When: First case in Nigeria
The virus was first discovered in 1969, from a case in the town of Lassa, Borno State, Nigeria  .
The story started with a missionary nurse Ms. Laura Wine, who was posted by the Church of the Brethren, USA, to a local hospital in Lassa town, southern region of the state.
She had retired from a nursing career in Chicago, and in Lassa, became the head of obstetrics at the Lassa Mission hospital. On her return leave to the USA, serious fever symptoms sets in.
Hamidu Gadzama was the attending nurse in the hospital where her illness was being managed. He treated her with prescriptions for the conventional fever. Things got worst and she was diagnosed to have an higher degree of "fever."
On the demand for health care, she was transferred to SIM/ECWA Evangelist hospital Jan Kwano, presently Bingham University Teaching Hospital.
Despite several health interventions, nothing changed. Her test results were taken for intensive laboratory analysis in the USA.
All efforts went down the drain, she died!. The prognosis of her disease made it was evident that the cause of her death was an communicable one.
What is Lassa fever?
Lassa fever, also known as Lassa hemorrhagic fever (LHF), is a type of viral hemorrhagic fever caused by the Lassa virus .
Lassa virus is a member of the Arenaviridae, a family of negative-sense, single stranded RNA viruses.
Lassa fever is known to be endemic in west African countries like Nigeria, Sierra Leone, Liberia, Guinea, Mali Togo and Benin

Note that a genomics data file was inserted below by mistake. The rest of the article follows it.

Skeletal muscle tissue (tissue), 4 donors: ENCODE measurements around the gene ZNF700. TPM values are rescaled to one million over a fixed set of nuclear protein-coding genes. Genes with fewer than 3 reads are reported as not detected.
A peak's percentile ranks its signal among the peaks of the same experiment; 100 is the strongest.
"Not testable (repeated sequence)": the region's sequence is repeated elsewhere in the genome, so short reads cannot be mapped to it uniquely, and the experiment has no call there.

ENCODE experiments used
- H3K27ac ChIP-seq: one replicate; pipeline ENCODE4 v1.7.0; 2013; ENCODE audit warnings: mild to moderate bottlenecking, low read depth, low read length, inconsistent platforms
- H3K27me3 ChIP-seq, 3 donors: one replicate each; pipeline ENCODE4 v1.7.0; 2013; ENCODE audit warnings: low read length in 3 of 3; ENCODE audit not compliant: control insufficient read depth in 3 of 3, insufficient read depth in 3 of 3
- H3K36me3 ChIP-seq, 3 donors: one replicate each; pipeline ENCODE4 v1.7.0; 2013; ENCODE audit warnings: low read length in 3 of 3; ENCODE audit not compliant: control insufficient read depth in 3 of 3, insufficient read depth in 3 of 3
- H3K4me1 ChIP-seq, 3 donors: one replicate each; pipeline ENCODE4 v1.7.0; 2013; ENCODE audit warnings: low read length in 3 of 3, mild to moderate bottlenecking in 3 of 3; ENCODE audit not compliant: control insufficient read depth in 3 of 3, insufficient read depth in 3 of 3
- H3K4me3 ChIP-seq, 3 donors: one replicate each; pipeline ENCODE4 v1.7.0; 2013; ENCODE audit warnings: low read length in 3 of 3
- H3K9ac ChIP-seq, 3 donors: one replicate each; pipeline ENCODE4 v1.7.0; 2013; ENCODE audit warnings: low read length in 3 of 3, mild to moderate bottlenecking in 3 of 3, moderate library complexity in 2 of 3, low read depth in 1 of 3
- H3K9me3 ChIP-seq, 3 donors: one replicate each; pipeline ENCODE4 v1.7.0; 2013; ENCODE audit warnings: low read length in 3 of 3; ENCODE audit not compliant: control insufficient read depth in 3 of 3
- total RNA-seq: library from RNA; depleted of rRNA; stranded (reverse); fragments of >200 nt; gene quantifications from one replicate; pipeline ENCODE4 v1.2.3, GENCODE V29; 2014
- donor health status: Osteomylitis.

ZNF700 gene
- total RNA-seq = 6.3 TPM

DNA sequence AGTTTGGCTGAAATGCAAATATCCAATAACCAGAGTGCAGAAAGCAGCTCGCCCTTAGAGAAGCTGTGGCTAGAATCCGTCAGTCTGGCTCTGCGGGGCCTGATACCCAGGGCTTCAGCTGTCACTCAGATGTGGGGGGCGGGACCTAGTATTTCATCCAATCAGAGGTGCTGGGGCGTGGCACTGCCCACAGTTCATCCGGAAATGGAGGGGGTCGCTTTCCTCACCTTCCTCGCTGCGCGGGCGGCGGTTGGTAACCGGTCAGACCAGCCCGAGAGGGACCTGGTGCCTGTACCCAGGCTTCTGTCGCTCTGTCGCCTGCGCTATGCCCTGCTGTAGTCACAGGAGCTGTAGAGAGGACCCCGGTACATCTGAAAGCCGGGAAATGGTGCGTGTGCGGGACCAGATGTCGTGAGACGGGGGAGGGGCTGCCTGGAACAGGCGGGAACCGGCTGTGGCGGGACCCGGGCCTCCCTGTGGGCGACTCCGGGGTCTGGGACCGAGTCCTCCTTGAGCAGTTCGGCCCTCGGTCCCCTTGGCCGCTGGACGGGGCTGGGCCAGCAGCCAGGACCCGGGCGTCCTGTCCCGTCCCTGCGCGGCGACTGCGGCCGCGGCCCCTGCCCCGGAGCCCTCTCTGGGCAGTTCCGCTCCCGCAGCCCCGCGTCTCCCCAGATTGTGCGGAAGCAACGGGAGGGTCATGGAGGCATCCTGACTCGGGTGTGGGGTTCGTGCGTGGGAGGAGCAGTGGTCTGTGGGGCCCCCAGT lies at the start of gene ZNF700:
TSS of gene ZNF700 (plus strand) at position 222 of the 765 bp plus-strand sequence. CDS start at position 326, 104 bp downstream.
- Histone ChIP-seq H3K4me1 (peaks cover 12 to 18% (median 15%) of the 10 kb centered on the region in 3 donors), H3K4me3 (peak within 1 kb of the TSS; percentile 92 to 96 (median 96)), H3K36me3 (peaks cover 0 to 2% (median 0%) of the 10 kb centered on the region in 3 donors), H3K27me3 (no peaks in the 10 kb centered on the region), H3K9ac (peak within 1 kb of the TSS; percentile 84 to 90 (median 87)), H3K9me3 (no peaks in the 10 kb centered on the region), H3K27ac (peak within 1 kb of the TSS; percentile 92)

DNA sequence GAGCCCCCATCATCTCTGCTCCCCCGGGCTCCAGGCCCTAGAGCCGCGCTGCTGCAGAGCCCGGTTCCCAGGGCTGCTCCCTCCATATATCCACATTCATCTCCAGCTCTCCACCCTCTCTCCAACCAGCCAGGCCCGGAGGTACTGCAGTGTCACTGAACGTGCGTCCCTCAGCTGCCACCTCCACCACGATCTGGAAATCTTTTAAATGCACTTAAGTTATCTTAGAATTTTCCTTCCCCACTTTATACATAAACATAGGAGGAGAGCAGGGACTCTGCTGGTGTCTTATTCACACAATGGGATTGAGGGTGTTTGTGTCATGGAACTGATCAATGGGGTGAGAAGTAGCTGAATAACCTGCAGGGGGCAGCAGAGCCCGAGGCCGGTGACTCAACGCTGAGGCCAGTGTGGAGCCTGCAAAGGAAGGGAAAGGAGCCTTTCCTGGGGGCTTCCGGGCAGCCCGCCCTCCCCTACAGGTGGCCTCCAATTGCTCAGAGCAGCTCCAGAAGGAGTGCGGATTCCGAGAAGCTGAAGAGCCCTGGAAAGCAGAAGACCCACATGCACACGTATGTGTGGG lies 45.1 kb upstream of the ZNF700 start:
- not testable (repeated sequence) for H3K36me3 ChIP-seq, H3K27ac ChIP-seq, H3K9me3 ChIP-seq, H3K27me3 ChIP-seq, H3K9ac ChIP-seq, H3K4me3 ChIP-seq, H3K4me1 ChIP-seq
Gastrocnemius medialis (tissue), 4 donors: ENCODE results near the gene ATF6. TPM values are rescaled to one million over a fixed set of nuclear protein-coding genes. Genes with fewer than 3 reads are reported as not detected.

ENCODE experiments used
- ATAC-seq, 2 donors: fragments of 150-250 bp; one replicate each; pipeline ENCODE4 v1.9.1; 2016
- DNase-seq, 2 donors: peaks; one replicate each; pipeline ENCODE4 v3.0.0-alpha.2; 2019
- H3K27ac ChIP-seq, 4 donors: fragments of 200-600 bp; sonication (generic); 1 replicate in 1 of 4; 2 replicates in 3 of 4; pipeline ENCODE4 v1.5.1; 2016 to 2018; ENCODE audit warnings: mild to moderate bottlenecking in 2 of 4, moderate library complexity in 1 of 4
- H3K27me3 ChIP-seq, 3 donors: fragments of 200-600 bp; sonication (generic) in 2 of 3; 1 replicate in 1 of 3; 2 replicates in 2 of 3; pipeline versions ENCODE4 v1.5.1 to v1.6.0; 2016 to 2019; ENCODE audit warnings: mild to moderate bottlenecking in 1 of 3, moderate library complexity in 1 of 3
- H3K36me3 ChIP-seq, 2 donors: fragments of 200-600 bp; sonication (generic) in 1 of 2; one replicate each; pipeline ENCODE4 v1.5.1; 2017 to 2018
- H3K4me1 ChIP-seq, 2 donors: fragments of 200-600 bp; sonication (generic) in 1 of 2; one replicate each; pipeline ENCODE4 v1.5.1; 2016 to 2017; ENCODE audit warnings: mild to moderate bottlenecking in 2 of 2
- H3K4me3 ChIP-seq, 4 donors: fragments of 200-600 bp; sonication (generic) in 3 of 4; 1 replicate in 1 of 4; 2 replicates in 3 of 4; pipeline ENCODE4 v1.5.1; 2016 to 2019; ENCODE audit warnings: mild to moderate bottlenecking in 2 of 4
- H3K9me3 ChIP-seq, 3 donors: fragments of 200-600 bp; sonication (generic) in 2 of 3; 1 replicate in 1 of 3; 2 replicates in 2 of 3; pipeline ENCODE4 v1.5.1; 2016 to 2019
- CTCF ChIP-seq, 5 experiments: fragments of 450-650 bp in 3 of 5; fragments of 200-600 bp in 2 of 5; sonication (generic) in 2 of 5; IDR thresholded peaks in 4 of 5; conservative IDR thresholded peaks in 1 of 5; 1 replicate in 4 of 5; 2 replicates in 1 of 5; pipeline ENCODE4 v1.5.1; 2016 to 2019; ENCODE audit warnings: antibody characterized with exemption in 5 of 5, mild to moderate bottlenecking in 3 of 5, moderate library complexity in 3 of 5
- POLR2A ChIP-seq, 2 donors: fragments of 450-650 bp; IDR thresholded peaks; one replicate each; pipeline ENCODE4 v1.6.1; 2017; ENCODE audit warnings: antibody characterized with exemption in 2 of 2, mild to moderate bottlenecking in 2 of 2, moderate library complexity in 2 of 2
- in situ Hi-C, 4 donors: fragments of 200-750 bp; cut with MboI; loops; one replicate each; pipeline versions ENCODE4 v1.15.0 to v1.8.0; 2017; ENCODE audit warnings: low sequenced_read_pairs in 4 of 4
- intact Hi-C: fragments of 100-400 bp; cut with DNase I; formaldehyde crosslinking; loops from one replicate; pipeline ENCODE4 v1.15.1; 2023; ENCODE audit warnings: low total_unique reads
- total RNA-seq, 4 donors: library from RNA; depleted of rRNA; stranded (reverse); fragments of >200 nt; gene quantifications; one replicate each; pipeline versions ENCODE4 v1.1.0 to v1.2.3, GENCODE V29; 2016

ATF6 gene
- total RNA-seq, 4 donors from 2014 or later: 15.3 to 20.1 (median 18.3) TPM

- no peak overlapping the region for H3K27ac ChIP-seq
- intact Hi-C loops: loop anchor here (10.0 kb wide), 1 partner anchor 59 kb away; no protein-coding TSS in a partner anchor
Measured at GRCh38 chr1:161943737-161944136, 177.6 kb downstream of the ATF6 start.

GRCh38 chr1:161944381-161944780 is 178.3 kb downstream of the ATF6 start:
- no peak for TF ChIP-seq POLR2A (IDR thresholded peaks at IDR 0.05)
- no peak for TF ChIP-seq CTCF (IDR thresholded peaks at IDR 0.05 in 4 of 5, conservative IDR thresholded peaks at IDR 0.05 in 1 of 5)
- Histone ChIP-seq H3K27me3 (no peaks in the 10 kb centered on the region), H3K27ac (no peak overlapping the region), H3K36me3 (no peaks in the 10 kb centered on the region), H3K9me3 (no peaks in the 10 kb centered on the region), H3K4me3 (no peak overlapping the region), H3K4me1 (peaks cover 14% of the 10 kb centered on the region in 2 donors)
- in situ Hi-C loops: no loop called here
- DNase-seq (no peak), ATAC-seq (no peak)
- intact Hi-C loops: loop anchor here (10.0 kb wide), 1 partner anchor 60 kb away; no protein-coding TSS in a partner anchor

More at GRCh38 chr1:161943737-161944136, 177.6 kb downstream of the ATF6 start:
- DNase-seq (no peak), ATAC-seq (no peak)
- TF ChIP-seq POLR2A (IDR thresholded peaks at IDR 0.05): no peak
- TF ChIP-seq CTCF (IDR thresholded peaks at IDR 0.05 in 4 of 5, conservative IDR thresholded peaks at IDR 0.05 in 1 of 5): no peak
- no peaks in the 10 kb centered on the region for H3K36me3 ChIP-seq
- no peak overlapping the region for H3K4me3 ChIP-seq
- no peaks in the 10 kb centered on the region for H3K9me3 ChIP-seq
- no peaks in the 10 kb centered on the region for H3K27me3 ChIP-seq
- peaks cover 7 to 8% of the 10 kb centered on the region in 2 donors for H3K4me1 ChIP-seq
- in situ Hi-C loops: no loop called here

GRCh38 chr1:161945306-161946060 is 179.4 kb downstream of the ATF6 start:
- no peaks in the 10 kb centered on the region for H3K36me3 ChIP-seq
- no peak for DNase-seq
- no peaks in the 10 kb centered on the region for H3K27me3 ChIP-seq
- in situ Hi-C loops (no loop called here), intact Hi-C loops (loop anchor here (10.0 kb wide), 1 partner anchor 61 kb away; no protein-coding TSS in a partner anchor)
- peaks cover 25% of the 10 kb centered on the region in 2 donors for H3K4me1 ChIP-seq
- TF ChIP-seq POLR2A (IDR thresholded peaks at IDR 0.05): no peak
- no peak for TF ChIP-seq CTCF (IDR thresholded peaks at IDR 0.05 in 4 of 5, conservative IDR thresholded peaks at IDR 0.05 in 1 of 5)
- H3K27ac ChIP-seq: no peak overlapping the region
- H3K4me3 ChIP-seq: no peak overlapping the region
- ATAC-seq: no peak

Nigeria experienced it's first major outbreak in November 2015, in Bauchi State.
How is it transmitted?
The Lassa virus is transmitted to humans mainly through handling rats, food or house-hold items contaminated by rats' urine and faeces.
For the virus to spread, there must be a direct contact with body fluids of an infected person as well as contaminated bedding and clothing.
2020 Lassa fever cases in Nigeria
On the 24th January, 2020, The Nigeria Centre for Disease Control (NCDC) confirmed 195 cases and 29 deaths in 11 states .
In 2019, Lassa fever claimed more than 150 lives in Nigeria.
Most cases of the Lassa fever outbreak this year have been confirmed in: Ondo, Edo, Enugu, Ebonyi and plateau states.
Symptoms and Treatment
Common symptoms; headache, sore throat and body pain. Other high risk symptoms may include diarrhea, bleeding from the mouth or gastro-intestinal tract and low blood pressure.
Treatment of Lassa fever requires complete isolation of the patient so as to prevent further spread.
Currently, there is no vaccine for Lassa fever, but according to the World Health Organization (WHO), the antiviral drug ribavirin is an effective treatment for Lassa fever "if given early on in the course of the clinical illness."
The Federal Government of Nigeria assured that it had strengthened surveillance, particularly at the nation’s five international airports and other entry points, against Coronavirus and other communicable diseases. Minister of Health, Dr. Osagie Ehanire, who stated this at a press conference in Abuja, confirmed that about 41 persons have died, out of 258 cases reported since the recent outbreak of Lassa Fever in the country .
He accused some “mischievous” people and states of exaggerating the Lassa Fever outbreak, thus increasing fear and tension among Nigerians. According to him, the situation was being controlled and the needed responses coordinated by the Nigeria Centre for Disease Control (NCDC) through the National Emergency Operation Centres (EOCs)